- A C compiler capable of compiling ANSI C89 code (pretty much all of
them do—pick your favorite, and if you find it doesn't work,
open an issue!).
- `make` for building the project.
- `git` for managing your changes.
- [Cytoplasm](/Telodendria/Cytoplasm), a simple C library written by
the Telodendria developers for the purpose of supporting Telodendria
in a modular way.
Optionally, you may also find these tools helpful:
- `indent` for formatting code.
- `valgrind` for debugging particularly nasty issues.
### Getting The Code
Telodendria is developed using Git. The easiest way to contribute
changes is to fork the main repository, and then creating a pull
request to ask us to pull your changes into our repo.
1. If you don't have an account on the
[Gitea instance](, create one and sign in.
1. Fork this repository.
1. In your development environment, clone your fork:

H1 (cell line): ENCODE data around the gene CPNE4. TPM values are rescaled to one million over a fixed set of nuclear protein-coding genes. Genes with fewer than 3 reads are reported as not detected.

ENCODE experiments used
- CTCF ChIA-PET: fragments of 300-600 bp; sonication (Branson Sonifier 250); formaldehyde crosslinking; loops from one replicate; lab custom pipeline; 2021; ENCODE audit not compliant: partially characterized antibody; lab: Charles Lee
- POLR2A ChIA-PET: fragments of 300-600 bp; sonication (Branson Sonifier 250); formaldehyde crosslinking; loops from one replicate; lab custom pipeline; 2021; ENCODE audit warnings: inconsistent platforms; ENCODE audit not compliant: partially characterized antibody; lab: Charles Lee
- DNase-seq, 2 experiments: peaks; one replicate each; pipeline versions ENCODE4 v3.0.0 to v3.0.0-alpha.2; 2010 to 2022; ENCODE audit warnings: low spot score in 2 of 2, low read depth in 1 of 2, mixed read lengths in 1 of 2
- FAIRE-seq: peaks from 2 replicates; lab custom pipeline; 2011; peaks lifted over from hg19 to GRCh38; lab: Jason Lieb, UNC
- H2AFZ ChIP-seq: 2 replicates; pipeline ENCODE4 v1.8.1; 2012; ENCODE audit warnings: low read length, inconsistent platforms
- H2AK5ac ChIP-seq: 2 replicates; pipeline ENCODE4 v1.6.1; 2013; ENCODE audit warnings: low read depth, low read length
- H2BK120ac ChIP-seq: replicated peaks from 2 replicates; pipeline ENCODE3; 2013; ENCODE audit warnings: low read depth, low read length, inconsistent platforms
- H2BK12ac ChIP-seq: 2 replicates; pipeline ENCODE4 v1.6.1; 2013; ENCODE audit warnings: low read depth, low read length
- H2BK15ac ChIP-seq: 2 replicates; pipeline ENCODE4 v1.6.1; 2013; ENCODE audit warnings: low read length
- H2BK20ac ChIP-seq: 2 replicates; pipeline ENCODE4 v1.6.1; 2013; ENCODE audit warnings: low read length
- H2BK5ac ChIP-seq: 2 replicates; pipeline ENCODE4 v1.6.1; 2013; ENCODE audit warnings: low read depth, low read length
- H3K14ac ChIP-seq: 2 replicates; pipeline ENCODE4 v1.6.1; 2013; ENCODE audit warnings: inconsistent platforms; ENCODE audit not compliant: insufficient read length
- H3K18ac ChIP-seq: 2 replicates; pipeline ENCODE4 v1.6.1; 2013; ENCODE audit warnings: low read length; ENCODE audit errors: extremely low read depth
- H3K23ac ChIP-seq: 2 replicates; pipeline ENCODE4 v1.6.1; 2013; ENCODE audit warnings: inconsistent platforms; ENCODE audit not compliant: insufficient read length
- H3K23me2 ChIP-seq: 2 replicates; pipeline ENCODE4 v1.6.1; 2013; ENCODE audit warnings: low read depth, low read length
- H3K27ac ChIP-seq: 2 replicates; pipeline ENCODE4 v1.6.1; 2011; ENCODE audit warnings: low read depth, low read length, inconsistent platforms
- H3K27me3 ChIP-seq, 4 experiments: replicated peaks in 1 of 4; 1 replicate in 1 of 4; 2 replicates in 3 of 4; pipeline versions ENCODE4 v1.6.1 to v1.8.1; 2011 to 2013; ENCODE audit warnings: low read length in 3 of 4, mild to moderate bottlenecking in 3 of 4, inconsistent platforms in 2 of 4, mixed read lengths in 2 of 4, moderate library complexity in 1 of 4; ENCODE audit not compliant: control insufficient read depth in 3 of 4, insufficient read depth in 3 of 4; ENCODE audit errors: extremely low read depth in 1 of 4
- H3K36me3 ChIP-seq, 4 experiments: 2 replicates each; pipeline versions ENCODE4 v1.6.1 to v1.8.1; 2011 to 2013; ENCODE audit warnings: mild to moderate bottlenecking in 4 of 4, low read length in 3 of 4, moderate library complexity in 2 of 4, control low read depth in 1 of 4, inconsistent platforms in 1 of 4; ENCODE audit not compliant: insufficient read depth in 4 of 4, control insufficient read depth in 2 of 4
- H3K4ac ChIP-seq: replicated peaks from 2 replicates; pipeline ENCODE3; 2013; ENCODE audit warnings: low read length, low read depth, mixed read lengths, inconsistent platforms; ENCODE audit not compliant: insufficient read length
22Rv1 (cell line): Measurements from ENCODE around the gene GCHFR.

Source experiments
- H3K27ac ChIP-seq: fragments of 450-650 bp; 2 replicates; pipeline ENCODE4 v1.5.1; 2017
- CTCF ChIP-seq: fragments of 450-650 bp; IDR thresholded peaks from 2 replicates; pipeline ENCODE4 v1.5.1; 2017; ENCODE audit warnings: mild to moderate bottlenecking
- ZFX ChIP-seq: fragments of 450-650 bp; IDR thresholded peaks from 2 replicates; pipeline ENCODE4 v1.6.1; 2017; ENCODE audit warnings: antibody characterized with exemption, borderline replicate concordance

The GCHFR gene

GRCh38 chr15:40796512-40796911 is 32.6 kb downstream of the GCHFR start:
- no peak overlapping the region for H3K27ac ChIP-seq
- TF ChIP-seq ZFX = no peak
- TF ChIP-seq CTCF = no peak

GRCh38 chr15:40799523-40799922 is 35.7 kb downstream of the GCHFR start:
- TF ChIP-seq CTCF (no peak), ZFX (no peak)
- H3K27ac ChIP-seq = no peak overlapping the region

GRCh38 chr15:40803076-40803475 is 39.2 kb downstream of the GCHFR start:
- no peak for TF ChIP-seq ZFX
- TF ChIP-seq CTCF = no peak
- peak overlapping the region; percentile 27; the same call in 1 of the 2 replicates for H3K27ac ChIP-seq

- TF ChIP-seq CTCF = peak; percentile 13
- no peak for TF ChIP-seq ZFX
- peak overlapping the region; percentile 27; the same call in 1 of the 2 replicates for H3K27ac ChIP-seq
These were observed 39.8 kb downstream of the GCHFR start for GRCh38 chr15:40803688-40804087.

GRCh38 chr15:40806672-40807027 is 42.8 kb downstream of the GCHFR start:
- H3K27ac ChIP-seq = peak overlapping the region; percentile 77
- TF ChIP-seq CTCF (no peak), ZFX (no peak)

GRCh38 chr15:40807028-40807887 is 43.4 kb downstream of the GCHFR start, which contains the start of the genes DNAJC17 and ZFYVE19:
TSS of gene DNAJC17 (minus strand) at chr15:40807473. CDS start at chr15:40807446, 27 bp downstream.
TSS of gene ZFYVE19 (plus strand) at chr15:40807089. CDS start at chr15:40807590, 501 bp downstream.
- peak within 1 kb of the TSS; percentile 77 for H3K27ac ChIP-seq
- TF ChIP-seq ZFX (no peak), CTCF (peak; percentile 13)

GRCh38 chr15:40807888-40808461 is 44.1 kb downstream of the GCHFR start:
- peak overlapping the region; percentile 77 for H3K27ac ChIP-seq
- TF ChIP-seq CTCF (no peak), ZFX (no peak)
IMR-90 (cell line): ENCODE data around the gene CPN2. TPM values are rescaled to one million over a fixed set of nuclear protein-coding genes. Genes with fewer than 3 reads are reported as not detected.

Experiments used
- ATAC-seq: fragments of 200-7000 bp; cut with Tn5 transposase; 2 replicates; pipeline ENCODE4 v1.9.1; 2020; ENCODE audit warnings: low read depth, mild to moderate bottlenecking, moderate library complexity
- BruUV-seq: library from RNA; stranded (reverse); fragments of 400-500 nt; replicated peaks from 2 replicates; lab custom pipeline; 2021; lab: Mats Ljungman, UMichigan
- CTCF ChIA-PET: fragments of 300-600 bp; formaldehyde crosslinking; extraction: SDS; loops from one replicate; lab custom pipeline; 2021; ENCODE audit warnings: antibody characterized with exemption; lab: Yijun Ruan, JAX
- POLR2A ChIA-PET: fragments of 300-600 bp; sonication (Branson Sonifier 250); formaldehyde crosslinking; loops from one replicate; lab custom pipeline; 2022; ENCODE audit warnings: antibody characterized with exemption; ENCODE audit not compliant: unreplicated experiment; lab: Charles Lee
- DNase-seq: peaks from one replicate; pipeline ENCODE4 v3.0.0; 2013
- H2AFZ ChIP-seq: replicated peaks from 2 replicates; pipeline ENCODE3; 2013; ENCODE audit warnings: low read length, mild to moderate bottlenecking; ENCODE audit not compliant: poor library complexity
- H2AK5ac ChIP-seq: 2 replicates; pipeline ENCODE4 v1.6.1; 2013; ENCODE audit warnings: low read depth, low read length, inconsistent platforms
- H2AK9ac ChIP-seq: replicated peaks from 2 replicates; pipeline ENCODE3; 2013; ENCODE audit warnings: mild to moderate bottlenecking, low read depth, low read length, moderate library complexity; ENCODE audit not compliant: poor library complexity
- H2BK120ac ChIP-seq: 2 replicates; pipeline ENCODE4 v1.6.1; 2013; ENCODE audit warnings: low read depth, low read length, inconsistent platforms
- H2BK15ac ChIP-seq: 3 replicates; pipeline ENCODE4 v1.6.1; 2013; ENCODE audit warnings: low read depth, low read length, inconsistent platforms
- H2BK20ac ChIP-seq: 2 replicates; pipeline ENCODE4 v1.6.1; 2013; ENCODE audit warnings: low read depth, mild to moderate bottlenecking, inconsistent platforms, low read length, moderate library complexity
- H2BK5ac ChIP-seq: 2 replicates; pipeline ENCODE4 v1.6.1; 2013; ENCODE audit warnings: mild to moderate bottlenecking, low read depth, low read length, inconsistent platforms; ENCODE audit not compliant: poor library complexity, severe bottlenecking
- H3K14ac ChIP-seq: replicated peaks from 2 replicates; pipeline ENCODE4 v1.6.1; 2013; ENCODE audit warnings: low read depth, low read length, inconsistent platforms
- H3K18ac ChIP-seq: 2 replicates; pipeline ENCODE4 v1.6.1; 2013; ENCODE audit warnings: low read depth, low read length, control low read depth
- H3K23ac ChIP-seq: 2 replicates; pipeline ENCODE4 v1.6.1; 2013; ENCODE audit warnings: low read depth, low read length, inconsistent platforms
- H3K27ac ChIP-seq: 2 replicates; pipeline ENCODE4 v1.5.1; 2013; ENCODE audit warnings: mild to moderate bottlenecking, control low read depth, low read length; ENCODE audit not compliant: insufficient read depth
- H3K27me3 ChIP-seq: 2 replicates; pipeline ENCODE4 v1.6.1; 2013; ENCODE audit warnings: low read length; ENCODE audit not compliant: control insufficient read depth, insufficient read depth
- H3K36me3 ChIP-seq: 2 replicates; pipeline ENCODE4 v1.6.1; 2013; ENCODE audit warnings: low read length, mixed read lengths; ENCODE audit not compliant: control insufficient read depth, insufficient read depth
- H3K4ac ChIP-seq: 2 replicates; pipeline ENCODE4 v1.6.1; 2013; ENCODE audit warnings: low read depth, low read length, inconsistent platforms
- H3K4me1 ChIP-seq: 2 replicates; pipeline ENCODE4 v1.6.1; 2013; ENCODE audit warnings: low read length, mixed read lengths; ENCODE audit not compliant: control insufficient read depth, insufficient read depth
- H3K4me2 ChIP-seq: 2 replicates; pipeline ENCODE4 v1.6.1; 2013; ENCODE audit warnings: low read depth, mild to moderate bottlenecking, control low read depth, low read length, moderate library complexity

git clone[YOUR_USERNAME]/Telodendria.git
cd Telodendria
Please base your changes on the `master` branch. If you need help
getting started with Git, that is beyond the scope of this
document, but you can find many good tutorials on the web.
### Building & Running
Telodendria uses the `make` build system. Because it aims at maximum
portability, it targets POSIX `make` and should thus run on any POSIX
system that provides a `make`, be it GNU, BSD, or something different
entirely. To facilitate this, Telodendria provides a `configure` script
which generates the `Makefile`, because the `Makefile` would be far too
verbose and tedious to maintain in a POSIX-compatible way otherwise.
This is similar to how other C programs and libraries are built, although
note that Telodendria's `configure` script is not nearly as advanced as
an `autoconf` script, for example.
Please follow the build and installation directions for
[Cytoplasm](/Telodendria/Cytoplasm) first before attempting to build
Telodendria, because Telodendria depends on Cytoplasm and assumes it is
installed in the standard location for your system. For the best results,
it is recommended to take the time to enable TLS, unless you plan on
running Telodendria behind a reverse proxy.
To build Telodendria, simply run `configure`, then `make`:
$ ./configure
$ make
You may find some of the following options for `configure` helpful: